A Binghamton U student and her teammates are working on developing a new hacking detection solution. Instead of reviewing all programs run by a network to find the signature of one of millions of known malware programs — some of which mutate to avoid detection — they have developed a technology to assess behavior of individual computers. This is done by monitoring system calls, the internal signals that accompany every computer operation and can reveal every function performed by the computer.

  • Cyber challengeU.S. Cyber Challenge opens registration for Cyber Quests competition

    Last week the Council on CyberSecurity, through the U.S. Cyber Challenge (USCC) initiative, announces the open registration of its qualifying Cyber Quests competition — a challenging online contest open to high school and college students, as well as professionals, who will compete against their peers across the country for an invitation to one of four Cyber Camps being offered this summer. The online competition and camps are designed to improve cybersecurity skills, provide training and mentorship from leading instructors and highlight skills for potential employers.

  • EncryptionMaking quantum cryptography suitable for mobile phones

    Secure mobile communications underpin our society and through mobile phones, tablets and laptops we have become online consumers. The security of mobile transactions is obscure to most people but is absolutely essential if we are to stay protected from malicious online attacks, fraud and theft. Researchers have shown how it is possible to make the resources necessary for quantum cryptography less bulky and expensive, and thus more suitable for mobile handsets.

  • CybersecurityCapabilities-based – rather than actuarial -- risk analysis would make businesses safer

    Many businesses and organizations, when applying cost-benefit analysis and a risk-management analysis to measure cyber risk, are relying on the assumption that the likelihood of a future attack depends heavily on how many attacks have occurred in the past. Since there has yet to be a full-scale attack on critical infrastructure in the United States, it is simple to conclude that the risk of a cyberattack on critical infrastructure is low, therefore justifying low investment in additional security initiatives. An actuarial risk analysis may conclude that there is little likelihood of such as attack occurring, but a capabilities-based risk analysis recognizes that since adversaries are capable of such an attack, it is in an organization’s best interest to secure against it.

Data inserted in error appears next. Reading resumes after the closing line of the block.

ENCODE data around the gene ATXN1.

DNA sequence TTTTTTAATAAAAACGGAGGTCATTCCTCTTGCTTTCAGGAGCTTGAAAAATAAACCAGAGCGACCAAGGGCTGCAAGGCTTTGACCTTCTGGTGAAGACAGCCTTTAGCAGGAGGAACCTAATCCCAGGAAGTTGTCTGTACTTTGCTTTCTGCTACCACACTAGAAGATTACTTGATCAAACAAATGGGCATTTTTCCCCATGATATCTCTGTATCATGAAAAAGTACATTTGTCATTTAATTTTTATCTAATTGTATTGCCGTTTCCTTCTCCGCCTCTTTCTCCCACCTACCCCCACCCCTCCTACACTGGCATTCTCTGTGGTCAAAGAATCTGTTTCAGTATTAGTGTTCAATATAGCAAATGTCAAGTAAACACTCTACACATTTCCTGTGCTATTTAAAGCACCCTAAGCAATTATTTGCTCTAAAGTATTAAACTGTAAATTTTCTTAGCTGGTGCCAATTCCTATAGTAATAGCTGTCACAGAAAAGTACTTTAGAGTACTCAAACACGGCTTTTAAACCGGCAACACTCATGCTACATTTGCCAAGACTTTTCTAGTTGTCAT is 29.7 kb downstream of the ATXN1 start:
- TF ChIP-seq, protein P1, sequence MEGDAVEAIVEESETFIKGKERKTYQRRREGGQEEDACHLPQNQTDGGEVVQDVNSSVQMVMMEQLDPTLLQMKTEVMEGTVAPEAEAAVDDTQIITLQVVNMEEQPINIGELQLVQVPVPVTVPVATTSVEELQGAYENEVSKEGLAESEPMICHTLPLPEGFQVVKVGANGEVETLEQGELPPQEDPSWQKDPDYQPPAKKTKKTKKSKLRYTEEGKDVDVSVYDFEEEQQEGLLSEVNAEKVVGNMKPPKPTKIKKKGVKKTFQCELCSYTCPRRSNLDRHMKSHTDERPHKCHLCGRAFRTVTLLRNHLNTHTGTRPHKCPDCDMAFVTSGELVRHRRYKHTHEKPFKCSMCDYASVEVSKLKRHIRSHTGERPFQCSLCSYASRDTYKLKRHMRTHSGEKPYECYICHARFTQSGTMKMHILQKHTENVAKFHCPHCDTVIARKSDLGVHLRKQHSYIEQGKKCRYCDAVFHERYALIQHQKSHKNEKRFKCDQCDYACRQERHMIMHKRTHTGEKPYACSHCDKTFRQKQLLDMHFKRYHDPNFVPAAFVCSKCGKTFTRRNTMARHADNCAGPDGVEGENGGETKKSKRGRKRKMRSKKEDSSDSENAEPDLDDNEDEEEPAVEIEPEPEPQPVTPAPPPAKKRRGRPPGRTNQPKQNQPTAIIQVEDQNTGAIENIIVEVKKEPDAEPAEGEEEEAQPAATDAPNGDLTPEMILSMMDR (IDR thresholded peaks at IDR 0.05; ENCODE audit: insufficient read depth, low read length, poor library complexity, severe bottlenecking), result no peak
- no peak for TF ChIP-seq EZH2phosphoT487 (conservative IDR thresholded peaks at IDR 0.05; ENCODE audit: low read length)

• CybersecurityCryptolocker has you between a back-up and a hard place

    By Julio Hernandez-Castro

    Cryptolocker, a particularly vicious form of malware that first appeared in September 2013, is a game-changer. After getting into your computer, it will encrypt all your data files, from your word documents to your photos, videos, and PDFs. It will then ask for a ransom of around $300 or 0.5 bitcoins to get them back. It has been one of the most commented developments in computer security circles in recent times, and copycats are appearing. The criminals are netting tens or hundreds of millions in ransoms, and at least some of the ill-gotten gains secured from Cryptolocker are likely to be reinvested. The criminals behind it will likely pay for access to bigger botnets to reach a wider base of victims. Future versions of the virus will in all likelihood be more prevalent and will extend across other platforms, like smartphones and tablets.

  • CybersecurityDelaware launches cyber initiative

    Delaware is joining the number of states that have decided to invest in a statewide cybersecurity workforce to combat the growing threat of cyberattacks directed at both private and public institutions.Delaware hopes its cyber initiative will accelerate current efforts to develop a stronger cyber workforce. The Delaware Cyber Initiative proposes $3 million for a collaborative learning and research network in the form of part research lab, part business park, dedicated to cyber innovation.

  • EncryptionProtecting personal data on smartphone

    Social networking and the instantaneous sharing of information have revolutionized the way we communicate. Our mobile phones are able to automatically obtain information such as our current location and activities. This information can be easily collected and analyzed to expose our private life. What is even more malicious is that the personal data contained in our smartphones can be disclosed via installed applications without our being informed.